Nevertheless, he launches into an explanation of how his work on the youth-violence front ties into the broader civil-rights movement. "Civil-rights frontiers are always defined either by what threatens us or by our objectives,'' he remarks. Today, he notes, the number-one cause of death among young black Americans is homicide. "It's the new civil-rights frontier because it takes the most lives.''

What's more, he continues, violence is driving the nation's budget priorities. But he says he is frustrated by the Clinton Administration's responses, which he describes as dominated by "the politics of fear and reaction.''

"As opposed to having an action to educate those youth, there's a fear, there's a reaction to incarcerate them. 'Three strikes and you're out, lock 'em up.''' In the past, he says, public schools were seen as the way out. Today, Jackson fears that too many people think state-of-the-art jails are the solution.

"We've got to revive our confidence and our faith in our children, and re-establish confidence in public education for the masses of our children,'' he argues, pointing out that such a shift requires the participation of national political leaders. "Public leaders must begin to advocate for the schools, they must begin to project their value, their significance.''

After all, Jackson says, "What has made America the most productive country in the world has been access to public education. Here, it's log cabin to White House; Hope, Ark., to Yale to the White House. Suppose there had been no public education in Hope, Ark.? In Americus, Ga.? We have Presidents who have come from peanut farms and cotton plantations and went on to achieve.''

"Dreams keep coming from these uncommon places,'' Jackson continues. "The astronaut Ron McNair, he went to North Carolina A&T, where I went to school. The guy who's about to be an assistant A.G. [attorney general] for civil rights, Deval Patrick, came from the Robert Taylor Homes in Chicago.''

"The point is, we cannot give up on measuring our character by how we treat 'the least of these,''' he concludes. "Is that not the great biblical message?''

Commenting on the various strategies used to bolster school-desegregation efforts, such as magnet schools or public school choice, Jackson says merely that he supports "any combination that attracts.'' Although he hardly offers a rousing endorsement, he does seem to think that efforts to create special schools designed for black youths in such cities as Baltimore and Detroit are worth experimenting with--at least for the time being.

"In some selected situations, it may be all that's left, based upon desperation,'' he muses. "Ideally, people ought to learn and live and grow amongst each other, and compete with one another, in their developing years. But every time I go to the penitentiary, there's an all-black-male academy. So if it came to that, I'd rather see all-black-male high schools with some real commitment to discipline and regimentation.''

Facing the Music

In recent months, Jackson has attracted media coverage for his forceful condemnation of the profane and misogynistic lyrics featured in some "gangsta rap'' recordings. "We must not satisfy the vulgar appetites of our enemies by referring to our own people as niggers, bitches, and whores,'' Jackson declared at the Rainbow Coalition's anti-violence summit, a remark that elicited applause from the audience.

While still critical of these recordings, Jackson draws attention to the need to eliminate what he views as a double standard for white entertainers. "The same year the media put a lot of focus on Ice-T and 'Cop Killer,''' Jackson points out, "the most popular movie was 'The Terminator,' with Arnold Schwarzenegger, a high-tech cop killer''--the same actor, he has noted, whom President Bush named to head the President's Council on Physical Fitness.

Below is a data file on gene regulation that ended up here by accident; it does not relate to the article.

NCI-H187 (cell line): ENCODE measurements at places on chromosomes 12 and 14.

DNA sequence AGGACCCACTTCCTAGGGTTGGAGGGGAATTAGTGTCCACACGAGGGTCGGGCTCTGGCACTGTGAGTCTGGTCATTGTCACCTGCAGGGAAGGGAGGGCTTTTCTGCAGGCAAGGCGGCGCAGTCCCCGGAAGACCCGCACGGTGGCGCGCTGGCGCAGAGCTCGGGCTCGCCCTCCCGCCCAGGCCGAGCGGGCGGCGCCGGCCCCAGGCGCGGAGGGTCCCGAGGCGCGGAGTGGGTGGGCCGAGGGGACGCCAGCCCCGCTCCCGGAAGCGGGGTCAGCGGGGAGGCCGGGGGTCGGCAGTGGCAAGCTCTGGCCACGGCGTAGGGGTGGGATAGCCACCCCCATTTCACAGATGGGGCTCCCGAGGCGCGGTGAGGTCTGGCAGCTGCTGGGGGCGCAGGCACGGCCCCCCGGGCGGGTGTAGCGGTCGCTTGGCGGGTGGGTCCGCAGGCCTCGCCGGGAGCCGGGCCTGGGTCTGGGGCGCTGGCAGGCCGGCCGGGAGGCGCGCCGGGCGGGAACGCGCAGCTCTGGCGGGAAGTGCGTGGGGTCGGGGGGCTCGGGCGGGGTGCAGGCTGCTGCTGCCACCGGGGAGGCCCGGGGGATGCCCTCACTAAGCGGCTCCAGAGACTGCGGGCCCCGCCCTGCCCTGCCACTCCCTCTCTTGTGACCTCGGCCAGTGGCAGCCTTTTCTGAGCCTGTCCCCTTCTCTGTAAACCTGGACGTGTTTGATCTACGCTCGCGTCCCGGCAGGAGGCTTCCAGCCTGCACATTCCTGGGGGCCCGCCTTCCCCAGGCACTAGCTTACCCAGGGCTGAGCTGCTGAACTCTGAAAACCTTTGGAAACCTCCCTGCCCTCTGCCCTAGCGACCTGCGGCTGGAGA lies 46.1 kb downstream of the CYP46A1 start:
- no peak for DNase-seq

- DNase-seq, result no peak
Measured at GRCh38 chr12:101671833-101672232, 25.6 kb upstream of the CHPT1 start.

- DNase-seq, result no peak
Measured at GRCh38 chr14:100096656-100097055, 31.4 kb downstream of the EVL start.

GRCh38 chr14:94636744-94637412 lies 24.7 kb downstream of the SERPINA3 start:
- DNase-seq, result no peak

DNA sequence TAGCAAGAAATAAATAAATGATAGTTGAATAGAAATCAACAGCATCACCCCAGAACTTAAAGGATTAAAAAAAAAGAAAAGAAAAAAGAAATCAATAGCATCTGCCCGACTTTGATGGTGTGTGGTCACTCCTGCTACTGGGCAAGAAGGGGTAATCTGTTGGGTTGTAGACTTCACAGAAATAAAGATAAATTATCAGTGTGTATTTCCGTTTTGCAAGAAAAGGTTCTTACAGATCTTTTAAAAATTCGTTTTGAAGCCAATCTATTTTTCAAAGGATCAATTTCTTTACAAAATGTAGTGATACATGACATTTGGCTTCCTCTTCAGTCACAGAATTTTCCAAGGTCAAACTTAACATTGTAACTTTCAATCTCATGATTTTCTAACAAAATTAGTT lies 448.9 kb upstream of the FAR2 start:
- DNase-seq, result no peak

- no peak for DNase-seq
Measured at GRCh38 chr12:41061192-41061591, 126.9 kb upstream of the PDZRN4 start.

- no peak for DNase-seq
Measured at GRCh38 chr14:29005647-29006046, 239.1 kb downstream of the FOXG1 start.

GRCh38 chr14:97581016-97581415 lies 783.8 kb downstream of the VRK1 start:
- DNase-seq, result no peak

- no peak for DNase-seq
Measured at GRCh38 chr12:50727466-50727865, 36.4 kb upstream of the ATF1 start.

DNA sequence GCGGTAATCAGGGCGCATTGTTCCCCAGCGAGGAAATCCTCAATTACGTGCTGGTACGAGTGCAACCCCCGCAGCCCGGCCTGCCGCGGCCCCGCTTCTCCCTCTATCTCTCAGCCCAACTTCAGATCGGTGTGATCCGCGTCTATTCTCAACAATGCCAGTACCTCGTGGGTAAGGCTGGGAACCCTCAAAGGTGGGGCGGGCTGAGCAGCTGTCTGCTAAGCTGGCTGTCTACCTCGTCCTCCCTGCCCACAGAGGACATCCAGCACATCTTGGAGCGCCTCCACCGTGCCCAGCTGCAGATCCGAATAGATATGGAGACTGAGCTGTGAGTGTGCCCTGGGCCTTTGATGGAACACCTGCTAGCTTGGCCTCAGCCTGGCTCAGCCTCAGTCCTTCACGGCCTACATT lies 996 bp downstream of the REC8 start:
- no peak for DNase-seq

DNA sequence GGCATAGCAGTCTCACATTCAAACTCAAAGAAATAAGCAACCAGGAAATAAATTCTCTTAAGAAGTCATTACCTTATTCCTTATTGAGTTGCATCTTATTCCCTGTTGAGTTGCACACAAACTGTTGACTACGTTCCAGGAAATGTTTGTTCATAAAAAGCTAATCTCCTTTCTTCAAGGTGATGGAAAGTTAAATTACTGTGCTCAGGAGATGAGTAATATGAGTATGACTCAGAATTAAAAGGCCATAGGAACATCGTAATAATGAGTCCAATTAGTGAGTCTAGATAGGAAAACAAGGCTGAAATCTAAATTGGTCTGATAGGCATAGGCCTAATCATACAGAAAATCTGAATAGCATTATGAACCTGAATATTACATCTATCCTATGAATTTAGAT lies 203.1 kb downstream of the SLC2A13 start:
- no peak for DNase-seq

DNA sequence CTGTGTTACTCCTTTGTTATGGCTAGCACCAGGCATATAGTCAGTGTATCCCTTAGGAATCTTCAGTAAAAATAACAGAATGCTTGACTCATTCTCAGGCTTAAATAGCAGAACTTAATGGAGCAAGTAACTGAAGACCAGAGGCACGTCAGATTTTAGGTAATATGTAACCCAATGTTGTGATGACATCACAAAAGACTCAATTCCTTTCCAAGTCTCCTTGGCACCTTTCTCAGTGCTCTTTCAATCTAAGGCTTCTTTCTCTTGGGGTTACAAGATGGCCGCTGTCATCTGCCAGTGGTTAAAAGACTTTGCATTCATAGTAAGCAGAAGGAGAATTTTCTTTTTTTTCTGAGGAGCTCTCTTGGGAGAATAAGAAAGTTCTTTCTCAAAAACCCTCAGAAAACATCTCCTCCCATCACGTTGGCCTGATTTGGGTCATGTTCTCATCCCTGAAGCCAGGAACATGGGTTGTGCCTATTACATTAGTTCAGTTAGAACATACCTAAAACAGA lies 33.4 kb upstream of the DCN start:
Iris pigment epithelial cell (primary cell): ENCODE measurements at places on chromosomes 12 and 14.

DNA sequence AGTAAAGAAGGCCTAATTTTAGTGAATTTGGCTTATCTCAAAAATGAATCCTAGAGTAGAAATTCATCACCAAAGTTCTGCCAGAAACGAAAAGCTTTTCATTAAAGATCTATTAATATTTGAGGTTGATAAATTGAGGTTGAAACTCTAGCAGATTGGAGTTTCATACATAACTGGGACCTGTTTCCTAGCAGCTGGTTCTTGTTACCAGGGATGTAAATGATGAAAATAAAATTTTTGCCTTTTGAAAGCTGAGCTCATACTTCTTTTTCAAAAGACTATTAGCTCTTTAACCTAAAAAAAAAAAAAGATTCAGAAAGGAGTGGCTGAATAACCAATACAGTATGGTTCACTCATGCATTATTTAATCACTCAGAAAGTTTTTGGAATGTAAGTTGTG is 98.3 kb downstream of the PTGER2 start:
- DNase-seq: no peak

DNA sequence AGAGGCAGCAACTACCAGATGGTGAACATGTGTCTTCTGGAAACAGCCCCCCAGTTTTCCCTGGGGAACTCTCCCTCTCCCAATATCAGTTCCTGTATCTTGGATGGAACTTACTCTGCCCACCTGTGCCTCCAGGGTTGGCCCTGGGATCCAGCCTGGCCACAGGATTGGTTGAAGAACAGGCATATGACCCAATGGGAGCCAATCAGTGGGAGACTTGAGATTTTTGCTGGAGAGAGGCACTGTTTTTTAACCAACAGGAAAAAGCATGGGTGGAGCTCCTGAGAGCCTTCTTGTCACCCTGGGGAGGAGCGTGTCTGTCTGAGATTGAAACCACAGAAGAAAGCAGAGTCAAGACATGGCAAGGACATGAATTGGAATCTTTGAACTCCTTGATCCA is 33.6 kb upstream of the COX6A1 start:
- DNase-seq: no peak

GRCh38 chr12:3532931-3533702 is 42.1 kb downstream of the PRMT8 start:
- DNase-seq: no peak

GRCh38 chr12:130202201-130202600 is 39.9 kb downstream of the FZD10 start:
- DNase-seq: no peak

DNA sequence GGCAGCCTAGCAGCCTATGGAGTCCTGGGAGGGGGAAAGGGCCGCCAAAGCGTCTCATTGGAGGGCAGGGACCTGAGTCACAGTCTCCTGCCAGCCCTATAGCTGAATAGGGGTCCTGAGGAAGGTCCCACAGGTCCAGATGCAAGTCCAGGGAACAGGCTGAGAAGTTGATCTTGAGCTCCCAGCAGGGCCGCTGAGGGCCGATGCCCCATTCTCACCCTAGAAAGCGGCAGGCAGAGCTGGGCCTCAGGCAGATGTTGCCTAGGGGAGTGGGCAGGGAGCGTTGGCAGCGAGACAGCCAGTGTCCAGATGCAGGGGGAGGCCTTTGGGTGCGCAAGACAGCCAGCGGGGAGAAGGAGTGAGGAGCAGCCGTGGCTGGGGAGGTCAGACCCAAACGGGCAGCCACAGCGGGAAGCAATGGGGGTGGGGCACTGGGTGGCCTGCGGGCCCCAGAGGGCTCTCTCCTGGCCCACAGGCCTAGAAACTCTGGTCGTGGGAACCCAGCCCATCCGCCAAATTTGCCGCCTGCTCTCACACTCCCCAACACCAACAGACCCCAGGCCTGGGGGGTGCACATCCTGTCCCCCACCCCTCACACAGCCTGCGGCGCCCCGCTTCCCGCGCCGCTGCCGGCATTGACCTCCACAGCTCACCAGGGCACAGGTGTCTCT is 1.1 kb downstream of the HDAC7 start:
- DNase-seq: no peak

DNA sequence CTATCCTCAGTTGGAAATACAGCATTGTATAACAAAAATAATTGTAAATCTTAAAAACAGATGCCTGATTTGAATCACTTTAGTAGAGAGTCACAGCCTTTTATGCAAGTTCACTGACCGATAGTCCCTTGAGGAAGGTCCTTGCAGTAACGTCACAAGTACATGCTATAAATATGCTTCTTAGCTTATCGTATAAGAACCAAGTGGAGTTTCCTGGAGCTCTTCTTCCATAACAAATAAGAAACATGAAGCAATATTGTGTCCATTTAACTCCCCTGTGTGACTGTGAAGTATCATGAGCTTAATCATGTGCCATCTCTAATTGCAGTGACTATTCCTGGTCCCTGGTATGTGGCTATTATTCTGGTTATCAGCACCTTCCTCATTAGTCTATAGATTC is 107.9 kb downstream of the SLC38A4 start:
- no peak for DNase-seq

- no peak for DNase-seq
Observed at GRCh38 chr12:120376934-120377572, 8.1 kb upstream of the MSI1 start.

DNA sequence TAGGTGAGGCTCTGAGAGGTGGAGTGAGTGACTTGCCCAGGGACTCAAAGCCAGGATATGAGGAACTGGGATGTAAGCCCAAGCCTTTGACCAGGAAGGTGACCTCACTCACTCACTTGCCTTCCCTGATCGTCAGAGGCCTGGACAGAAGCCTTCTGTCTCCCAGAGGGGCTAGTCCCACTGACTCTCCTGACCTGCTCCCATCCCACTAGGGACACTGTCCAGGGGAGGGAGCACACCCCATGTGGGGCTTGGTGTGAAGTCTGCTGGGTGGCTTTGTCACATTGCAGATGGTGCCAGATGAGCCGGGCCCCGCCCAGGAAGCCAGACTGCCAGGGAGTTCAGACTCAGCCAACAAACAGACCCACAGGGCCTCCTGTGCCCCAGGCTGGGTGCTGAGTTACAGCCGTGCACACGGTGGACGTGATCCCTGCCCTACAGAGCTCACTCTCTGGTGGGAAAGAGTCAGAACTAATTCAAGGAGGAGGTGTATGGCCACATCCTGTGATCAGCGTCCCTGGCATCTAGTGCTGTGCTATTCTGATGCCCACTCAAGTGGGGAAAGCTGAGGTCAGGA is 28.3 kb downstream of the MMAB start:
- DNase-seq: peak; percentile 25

"Gangsta rappers,'' he says, "are not real gangsters, they're just imitating the worst in society. It gives them a false sense of power. As they speak with anger about their experience, they speak in defiance, they're reflecting what they have lived through. These youth at age 18, they're planning their funerals.''

"My appeal is for them to change society, not just imitate it,'' Jackson continues, "to transform it, not just reflect it.''

Yet, Jackson also thinks the issue has been blown out of proportion relative to other pressing societal concerns. "Race-degrading lyrics are distasteful. But race discrimination is unbearable. That's where the real focus has to be, race discrimination.''

"We would do well to focus on forces that are abusing power, and thereby denying opportunity, denying access. We should be focusing on educational equity for our youth. Vocational skills and a job for their parents. A comprehensive health-care plan. A clean environment. We must seek to build coalitions and be kind toward one another.''

With this vision in mind, Jesse Jackson continues to forge ahead with his blueprint for improving the lives of America's young people. This April 4, on the 26th anniversary of the assassination of the Rev. Martin Luther King Jr., the Rainbow Coalition will sponsor a youth march on Washington to urge the White House to address young people's need for "jobs, job training, and justice.'' According to the coalition, Jackson hopes the march will "turn Dr. King's crucifixion date into a resurrection.''

Asked about what he does to keep going in the face of the barrage of depressing statistics and stories that fill the nightly news broadcasts and the daily newspapers, Jackson has a simple answer: "Pray.''

"There's great strength in religion,'' he observes. "Religion should not isolate us, it should insulate us. It should give us the capacity to go through the storm without drowning, to go through the fire without being consumed. I gain strength from the hope that I see among those who are willing to fight back. Fortunately, for those of us who are driven by hope, one candle can challenge a whole room full of darkness. So we must let our light shine."

Vol. 13, Issue 25, Page 36-38

Published in Print: March 16, 1994, as The Children's Crusade